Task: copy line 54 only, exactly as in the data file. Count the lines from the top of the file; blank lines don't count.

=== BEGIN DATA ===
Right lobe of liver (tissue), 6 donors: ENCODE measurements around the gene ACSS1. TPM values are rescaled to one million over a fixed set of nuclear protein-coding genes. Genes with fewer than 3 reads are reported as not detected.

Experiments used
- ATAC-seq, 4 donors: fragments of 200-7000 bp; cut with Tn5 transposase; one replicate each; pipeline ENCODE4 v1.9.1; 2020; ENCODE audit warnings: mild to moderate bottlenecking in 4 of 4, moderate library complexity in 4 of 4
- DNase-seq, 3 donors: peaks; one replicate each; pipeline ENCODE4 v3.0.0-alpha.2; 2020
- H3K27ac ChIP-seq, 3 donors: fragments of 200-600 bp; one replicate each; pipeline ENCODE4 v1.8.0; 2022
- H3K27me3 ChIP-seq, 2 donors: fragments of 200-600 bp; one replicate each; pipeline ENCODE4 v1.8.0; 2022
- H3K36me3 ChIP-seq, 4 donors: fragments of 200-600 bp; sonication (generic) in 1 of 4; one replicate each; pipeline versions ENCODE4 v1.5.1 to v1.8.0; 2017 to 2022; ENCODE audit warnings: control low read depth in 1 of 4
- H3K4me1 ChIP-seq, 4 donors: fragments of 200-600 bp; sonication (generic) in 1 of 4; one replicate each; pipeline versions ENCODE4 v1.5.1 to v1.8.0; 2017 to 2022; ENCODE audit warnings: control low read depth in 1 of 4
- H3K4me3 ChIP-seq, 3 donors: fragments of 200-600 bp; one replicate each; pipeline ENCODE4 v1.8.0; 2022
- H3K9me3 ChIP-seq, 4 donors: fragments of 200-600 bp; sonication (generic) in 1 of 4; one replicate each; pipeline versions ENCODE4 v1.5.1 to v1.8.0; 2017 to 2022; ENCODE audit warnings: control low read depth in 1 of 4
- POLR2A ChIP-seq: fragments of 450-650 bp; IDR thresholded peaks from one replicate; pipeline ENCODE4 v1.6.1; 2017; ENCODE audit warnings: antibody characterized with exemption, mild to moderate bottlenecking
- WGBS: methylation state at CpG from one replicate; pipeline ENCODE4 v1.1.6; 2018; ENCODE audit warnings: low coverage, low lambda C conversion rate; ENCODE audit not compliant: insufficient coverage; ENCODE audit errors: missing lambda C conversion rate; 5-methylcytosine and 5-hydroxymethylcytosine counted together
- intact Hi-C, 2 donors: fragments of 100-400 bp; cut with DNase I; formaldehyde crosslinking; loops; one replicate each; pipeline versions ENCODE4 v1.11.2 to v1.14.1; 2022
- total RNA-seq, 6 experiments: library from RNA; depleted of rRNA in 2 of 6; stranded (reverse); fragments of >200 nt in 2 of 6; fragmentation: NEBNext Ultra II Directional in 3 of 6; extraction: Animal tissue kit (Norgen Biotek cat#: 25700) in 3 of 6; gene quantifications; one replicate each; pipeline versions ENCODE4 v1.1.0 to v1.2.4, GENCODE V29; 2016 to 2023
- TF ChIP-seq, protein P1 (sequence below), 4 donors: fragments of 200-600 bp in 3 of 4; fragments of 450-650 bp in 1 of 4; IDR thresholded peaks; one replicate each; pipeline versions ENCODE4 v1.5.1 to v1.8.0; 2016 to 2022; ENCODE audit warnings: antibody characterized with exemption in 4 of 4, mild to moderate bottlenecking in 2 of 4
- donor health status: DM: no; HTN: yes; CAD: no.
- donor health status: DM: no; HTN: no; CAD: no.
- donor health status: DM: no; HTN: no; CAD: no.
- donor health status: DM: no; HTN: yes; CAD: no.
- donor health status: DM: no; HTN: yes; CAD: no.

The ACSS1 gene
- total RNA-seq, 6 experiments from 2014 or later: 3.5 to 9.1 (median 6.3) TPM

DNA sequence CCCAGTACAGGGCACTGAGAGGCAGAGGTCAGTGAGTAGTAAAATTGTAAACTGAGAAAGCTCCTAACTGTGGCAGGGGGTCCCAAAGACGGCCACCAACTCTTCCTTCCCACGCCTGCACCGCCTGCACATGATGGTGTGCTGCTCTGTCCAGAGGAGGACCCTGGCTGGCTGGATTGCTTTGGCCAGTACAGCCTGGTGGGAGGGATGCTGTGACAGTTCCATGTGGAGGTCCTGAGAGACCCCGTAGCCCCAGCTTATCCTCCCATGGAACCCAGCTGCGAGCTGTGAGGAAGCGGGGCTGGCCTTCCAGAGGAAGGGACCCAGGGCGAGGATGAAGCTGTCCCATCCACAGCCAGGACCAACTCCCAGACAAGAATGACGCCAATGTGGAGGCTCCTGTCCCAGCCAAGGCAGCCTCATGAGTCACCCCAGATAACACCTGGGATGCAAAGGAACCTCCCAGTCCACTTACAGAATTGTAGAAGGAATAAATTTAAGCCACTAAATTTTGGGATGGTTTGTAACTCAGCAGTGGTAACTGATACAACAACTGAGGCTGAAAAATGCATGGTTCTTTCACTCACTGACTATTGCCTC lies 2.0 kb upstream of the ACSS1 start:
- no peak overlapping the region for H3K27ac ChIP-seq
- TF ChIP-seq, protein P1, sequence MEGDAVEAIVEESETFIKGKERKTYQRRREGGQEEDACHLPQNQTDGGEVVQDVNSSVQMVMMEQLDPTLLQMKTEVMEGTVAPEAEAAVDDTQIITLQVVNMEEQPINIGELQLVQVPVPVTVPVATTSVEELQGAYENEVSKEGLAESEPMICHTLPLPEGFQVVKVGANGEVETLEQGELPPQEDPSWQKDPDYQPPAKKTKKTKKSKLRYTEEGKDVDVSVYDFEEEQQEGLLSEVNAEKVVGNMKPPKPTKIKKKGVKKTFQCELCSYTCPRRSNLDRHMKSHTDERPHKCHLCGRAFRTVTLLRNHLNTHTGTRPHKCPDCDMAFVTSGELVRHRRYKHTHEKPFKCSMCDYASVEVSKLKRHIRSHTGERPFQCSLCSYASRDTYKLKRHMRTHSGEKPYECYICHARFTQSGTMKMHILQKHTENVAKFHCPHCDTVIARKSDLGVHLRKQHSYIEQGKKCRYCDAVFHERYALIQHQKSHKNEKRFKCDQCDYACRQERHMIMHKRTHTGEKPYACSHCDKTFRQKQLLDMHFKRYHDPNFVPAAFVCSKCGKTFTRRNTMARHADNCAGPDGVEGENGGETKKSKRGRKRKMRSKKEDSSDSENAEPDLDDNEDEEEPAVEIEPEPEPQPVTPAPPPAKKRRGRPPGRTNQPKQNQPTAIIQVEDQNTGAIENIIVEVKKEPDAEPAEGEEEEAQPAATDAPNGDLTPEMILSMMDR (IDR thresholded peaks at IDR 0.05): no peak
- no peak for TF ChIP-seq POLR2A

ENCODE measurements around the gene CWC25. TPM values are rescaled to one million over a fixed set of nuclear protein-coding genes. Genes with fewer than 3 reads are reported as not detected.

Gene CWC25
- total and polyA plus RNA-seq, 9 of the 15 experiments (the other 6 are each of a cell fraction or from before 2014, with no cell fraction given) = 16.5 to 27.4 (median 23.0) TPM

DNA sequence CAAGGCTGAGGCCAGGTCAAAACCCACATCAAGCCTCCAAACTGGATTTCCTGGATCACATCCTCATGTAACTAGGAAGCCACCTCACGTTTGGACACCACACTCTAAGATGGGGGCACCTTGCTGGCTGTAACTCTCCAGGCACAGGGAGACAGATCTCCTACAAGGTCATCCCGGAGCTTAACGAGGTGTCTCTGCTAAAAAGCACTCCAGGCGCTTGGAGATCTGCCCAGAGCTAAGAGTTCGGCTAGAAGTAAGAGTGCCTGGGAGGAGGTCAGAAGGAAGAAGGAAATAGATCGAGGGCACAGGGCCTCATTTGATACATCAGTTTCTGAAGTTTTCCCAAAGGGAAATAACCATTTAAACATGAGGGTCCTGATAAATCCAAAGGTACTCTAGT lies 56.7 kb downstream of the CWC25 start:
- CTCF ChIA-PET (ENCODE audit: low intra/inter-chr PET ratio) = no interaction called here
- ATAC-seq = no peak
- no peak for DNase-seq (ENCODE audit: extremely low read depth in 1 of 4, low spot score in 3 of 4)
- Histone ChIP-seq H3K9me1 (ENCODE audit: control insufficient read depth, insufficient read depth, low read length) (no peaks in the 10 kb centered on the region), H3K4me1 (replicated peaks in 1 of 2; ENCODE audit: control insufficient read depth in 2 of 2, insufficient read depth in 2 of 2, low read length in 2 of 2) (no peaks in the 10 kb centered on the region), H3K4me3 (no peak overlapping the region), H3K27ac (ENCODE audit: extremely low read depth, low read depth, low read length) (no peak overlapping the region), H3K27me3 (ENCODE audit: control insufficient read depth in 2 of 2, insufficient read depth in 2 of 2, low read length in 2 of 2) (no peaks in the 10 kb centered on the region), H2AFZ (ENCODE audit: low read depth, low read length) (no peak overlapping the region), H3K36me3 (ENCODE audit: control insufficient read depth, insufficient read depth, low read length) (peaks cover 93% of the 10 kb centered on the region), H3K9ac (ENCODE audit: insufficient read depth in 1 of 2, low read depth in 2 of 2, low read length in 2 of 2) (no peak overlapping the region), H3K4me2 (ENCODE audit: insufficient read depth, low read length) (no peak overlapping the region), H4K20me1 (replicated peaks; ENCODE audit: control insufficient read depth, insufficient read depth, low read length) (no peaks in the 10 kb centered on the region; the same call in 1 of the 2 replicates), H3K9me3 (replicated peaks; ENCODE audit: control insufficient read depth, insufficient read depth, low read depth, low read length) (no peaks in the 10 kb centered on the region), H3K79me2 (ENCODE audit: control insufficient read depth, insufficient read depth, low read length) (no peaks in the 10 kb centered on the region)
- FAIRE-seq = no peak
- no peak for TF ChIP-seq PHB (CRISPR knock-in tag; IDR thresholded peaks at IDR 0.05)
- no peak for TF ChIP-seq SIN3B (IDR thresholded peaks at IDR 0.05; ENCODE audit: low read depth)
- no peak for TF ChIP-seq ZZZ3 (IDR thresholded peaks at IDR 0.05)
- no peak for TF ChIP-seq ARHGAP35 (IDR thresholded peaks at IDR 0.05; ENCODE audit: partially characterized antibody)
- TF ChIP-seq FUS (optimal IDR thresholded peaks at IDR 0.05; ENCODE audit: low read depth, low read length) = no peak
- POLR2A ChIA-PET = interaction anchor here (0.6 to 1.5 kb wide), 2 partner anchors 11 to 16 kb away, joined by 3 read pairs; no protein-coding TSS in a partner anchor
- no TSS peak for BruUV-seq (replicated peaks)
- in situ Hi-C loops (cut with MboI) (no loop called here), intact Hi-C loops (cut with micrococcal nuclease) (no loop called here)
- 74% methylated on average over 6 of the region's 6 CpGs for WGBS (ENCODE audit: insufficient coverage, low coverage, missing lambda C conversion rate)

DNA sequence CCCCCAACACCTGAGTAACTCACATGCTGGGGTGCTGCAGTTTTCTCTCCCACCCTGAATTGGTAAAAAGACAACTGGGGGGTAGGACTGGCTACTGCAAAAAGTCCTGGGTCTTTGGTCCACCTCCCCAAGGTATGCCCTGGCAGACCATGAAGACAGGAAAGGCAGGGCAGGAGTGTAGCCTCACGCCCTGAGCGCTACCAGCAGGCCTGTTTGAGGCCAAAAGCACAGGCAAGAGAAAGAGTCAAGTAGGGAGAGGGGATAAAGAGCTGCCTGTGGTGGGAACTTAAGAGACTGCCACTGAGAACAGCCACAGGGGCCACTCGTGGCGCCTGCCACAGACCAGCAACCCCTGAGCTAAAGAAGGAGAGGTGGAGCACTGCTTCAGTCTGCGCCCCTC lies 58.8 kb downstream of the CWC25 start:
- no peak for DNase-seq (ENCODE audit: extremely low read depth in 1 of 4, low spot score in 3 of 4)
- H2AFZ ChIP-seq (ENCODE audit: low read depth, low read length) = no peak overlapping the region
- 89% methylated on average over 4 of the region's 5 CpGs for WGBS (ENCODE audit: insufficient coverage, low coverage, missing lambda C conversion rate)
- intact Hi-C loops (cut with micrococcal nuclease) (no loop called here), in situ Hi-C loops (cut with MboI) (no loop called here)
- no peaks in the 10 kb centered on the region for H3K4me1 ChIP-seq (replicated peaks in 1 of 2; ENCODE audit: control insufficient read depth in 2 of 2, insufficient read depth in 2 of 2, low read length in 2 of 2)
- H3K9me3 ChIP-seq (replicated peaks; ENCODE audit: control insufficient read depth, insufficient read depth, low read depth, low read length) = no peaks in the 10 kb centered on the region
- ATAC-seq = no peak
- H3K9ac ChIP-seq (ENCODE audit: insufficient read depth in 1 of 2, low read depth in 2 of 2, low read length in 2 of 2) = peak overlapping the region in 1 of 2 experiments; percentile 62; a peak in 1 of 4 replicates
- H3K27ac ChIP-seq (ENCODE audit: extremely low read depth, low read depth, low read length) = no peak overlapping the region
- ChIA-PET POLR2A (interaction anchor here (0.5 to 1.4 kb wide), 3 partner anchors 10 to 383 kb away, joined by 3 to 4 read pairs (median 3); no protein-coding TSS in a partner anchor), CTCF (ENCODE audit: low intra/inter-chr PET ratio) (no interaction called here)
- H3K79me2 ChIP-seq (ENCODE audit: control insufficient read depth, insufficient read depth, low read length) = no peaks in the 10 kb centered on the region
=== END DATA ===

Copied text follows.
- H3K27ac ChIP-seq (ENCODE audit: extremely low read depth, low read depth, low read length) = no peak overlapping the region